The Chat With Erin Frances Fisher

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TREVOR CORKUM cropped

It’s not every day you come across a collection of short stories with settings as diverse as revolutionary Paris, the moons of Saturn, and the ice roads of the Northwest Territories. But that’s exactly what Erin Frances Fisher offers up in her stellar debut, That Tiny Life.

Canadian Living says, “the stories offer honest and stripped-down snapshots of the human condition.” Author Eliza Robertson calls it “a bold, impressive collection.” This week Erin is our guest on The Chat.

Erin Frances Fisher’s stories have been published internationally in literary journals such as Granta, PRISM International, the Malahat Review, and Little Fiction. She was the winner of the RBC Writers’ Trust of Canada Bronwen Wallace Emerging Writers Award, The Malahat Review’s Open Season Award for Fiction, and PRISM International’s Short Fiction Grand Prize. Erin holds an MFA in Writing from the University of Victoria and teaches piano at the Victoria Conservatory of Music. She is working on her first novel. She lives in Victoria, B.C.

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THE CHAT WITH ERIN FRANCES FISHER

Trevor Corkum: With That Tiny Life, you are officially a debut author. Congrats, Erin. How does it feel to have this first book out into the world?

Erin Frances Fisher: Thanks, Trevor! It feels great. Well, a mix of excitement and anxiety—I’m not sure how to tease those apart anymore. I’m glad the collection is out, and am happy to be working on new projects.

TC: These are stories that span entire worlds—deep space colonies, the brutal desert, falcon farms. The breadth and quirky verve of the stories remind me of collections by writers like Wells Tower and Annie Proulx. Who would you say has influenced you most as a writer? Any particular heroes?

EFF: Some books that have recently amazed me are: Her Body and Other Parties, by Carmen Maria Machado; Fever Dream, by Samanta Schweblin; Letters from Liselotte, translated and edited by Maria Kroll; and How to Clone a Mammoth: The Science of De-Extinction, by Beth Shapiro.

Collections I’m about to read (and I’m sure they will influence me) are Things Are Good Now, by Djamila Ibrahim, and The Dark and Other Love Stories, by Deborah Willis.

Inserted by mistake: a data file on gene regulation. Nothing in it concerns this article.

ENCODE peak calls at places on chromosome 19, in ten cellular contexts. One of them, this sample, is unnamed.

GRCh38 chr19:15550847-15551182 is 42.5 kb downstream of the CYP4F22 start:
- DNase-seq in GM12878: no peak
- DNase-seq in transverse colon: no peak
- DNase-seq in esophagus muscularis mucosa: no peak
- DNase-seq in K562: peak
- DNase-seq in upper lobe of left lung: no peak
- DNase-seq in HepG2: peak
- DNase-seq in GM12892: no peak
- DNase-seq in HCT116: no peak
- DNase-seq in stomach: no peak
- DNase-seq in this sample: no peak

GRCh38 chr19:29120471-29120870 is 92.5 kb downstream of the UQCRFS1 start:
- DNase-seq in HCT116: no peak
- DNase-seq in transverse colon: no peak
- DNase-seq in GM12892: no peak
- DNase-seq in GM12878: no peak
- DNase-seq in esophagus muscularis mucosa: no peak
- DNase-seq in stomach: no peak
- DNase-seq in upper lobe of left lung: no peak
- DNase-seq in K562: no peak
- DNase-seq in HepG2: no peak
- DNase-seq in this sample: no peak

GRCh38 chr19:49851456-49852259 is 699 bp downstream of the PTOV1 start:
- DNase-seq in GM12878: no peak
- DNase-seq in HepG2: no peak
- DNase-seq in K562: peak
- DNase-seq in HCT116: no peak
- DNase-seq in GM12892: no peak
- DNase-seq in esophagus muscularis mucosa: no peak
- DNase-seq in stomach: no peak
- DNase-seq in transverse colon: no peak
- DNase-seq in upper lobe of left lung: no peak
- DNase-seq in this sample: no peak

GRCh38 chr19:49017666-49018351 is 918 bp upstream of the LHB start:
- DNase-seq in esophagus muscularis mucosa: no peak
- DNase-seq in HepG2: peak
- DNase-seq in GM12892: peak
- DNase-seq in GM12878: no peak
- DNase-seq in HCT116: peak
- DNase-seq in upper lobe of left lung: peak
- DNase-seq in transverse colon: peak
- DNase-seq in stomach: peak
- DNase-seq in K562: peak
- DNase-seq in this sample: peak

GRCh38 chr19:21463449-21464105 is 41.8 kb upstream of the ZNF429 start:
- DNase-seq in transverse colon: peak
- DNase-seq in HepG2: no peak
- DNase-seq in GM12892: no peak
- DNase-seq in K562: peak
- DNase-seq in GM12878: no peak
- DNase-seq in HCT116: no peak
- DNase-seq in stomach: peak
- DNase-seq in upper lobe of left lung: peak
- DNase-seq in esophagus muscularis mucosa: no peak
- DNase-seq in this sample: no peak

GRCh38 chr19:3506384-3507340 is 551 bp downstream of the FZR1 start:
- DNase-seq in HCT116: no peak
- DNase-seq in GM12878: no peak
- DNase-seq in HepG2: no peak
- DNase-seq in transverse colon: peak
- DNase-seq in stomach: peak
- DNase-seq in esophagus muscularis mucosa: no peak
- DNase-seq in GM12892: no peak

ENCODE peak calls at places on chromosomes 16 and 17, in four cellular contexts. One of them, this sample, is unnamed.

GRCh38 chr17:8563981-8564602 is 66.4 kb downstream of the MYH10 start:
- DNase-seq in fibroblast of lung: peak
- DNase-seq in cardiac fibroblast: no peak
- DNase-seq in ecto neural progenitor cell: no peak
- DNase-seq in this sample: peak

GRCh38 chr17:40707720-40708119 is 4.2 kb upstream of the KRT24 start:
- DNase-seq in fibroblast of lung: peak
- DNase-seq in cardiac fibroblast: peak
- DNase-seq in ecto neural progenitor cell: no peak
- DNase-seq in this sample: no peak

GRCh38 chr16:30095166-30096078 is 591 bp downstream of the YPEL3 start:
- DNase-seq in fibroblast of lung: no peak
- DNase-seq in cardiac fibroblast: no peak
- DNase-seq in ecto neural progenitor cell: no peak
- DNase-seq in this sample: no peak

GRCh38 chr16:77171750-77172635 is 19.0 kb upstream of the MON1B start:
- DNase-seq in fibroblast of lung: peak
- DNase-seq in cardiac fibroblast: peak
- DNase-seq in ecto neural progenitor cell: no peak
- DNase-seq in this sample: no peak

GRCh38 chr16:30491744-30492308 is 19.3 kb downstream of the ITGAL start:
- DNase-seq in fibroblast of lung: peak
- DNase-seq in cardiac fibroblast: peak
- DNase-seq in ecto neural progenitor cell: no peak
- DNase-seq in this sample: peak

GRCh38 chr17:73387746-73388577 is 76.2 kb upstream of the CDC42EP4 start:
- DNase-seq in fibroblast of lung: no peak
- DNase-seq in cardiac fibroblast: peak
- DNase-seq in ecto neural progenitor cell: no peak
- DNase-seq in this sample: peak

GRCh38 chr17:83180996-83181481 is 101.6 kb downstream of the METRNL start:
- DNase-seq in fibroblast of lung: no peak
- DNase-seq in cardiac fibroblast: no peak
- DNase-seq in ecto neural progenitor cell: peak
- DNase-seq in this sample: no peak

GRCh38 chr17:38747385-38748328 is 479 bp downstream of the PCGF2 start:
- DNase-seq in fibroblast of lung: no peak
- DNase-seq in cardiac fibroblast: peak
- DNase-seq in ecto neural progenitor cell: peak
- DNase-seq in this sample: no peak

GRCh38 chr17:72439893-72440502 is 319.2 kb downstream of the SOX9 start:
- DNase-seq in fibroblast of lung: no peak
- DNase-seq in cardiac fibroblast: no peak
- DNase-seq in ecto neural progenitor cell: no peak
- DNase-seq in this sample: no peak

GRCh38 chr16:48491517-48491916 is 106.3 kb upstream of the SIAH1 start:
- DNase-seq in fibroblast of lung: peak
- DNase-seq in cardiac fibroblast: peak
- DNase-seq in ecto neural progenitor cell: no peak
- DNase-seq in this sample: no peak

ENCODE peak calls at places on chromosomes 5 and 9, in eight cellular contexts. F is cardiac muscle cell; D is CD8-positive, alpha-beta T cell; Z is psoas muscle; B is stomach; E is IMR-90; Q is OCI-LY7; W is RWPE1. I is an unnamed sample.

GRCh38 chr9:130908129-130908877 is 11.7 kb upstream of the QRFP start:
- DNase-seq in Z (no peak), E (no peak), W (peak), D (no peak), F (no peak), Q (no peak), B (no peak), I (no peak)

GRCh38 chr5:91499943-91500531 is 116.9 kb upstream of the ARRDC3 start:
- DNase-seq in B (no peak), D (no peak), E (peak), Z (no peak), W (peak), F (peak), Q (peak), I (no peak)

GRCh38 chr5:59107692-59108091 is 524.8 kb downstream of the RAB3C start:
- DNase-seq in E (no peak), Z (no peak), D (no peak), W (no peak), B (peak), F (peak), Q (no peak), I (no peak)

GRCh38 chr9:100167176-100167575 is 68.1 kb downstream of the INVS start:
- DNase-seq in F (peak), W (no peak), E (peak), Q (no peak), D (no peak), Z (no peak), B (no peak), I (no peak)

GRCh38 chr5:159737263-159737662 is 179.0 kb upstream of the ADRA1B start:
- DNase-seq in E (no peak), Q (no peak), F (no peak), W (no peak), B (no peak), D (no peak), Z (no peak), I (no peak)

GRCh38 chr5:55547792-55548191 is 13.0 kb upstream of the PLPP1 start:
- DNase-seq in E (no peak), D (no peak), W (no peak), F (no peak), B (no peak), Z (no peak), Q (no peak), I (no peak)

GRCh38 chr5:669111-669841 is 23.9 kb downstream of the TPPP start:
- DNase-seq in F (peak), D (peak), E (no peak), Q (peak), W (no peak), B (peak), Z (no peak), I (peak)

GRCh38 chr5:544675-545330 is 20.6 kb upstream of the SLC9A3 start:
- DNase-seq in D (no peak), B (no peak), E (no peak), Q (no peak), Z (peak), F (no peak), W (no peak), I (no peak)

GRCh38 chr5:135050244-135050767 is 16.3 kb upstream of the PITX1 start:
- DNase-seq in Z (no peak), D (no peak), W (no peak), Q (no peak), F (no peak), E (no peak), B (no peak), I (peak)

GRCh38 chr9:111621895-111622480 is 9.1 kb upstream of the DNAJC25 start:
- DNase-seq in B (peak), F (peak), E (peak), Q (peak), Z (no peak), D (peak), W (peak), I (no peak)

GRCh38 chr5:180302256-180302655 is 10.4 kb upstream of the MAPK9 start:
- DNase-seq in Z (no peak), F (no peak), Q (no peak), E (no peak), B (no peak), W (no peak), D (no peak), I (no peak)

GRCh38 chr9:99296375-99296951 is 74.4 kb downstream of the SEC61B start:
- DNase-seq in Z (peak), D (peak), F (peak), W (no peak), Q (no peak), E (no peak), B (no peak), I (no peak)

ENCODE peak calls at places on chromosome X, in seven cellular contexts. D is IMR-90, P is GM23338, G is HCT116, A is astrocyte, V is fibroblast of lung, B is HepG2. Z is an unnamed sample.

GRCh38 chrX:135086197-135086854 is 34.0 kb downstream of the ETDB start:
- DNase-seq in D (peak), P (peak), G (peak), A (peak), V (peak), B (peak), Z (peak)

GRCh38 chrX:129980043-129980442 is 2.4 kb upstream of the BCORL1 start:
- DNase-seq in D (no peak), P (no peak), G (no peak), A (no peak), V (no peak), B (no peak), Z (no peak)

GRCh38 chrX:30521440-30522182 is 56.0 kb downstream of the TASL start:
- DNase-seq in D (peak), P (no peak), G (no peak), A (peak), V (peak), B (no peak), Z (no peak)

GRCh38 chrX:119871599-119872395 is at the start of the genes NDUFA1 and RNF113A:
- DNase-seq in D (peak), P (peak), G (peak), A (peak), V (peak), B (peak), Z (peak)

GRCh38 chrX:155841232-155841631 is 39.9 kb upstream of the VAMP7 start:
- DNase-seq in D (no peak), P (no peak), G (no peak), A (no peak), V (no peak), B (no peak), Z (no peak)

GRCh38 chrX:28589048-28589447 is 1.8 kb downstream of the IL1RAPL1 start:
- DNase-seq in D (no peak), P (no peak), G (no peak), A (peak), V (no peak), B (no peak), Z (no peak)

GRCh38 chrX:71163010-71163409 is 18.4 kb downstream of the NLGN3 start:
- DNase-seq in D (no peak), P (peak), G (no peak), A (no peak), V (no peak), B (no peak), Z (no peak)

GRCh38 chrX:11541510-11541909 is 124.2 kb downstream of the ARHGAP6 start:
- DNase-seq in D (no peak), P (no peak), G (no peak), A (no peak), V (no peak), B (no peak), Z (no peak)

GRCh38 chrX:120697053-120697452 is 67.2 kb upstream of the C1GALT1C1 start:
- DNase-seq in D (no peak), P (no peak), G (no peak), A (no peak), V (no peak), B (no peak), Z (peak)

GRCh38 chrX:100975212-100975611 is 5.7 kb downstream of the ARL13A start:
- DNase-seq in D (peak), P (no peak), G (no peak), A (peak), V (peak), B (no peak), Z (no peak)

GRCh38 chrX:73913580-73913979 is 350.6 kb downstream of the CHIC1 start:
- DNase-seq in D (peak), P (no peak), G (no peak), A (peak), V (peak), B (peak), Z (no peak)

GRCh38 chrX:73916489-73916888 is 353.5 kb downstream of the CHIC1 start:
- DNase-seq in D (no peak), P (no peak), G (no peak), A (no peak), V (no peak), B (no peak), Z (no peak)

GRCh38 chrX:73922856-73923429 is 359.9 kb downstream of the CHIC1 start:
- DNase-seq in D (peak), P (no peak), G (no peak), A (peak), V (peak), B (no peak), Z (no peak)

TC: Imagine you’re shooting off into space on a five-year space voyage to Titan with one of your characters. Who would you want to travel with? What would you talk about?

EFF: Five years in space? One of the golden retrievers.

TC: This is a collection with an impressive amount of research behind it. Each of the details—from ice roads in Northwest Territories, to the temperature of the moons of Saturn—is precise and exact. What piece was the most interesting to research, and which was most challenging?

EFF: They were all interesting—I don’t think I would have finished the stories otherwise—but some topics were easier to find a way into than others. My family spent a few years in Inuvik, NWT, so I have some memories and stories from the north, and my sister is a falconer. Titan and space was the most fun—if you don’t follow the International Space Station on Instagram or Twitter, you should.

The most time-consuming of all the research was revolutionary Paris. Although almost all Paris’s streets and museums are available virtually, the smaller details were difficult. Like when it rains, who would use an umbrella? And then, were umbrellas even invented? (The answer is yes, waxed parasols, and the wealthier merchant class.) I spent most of the summer in the university library reading through the history of harpsichords.

TC: You’ve been honoured with a number of prizes for prominent writing contests, and were awarded the RBC Bronwen Wallace Award (for most promising Canadian writer under 35). What advice do you have for younger or emerging writers hoping to get published for the first time?

EFF: Writing a book, or getting a story published, can be a glacially slow process. Find a way to work writing into your life in a way that will be sustainable for the long term. Support other writers, make time for family, eat well, and get outside.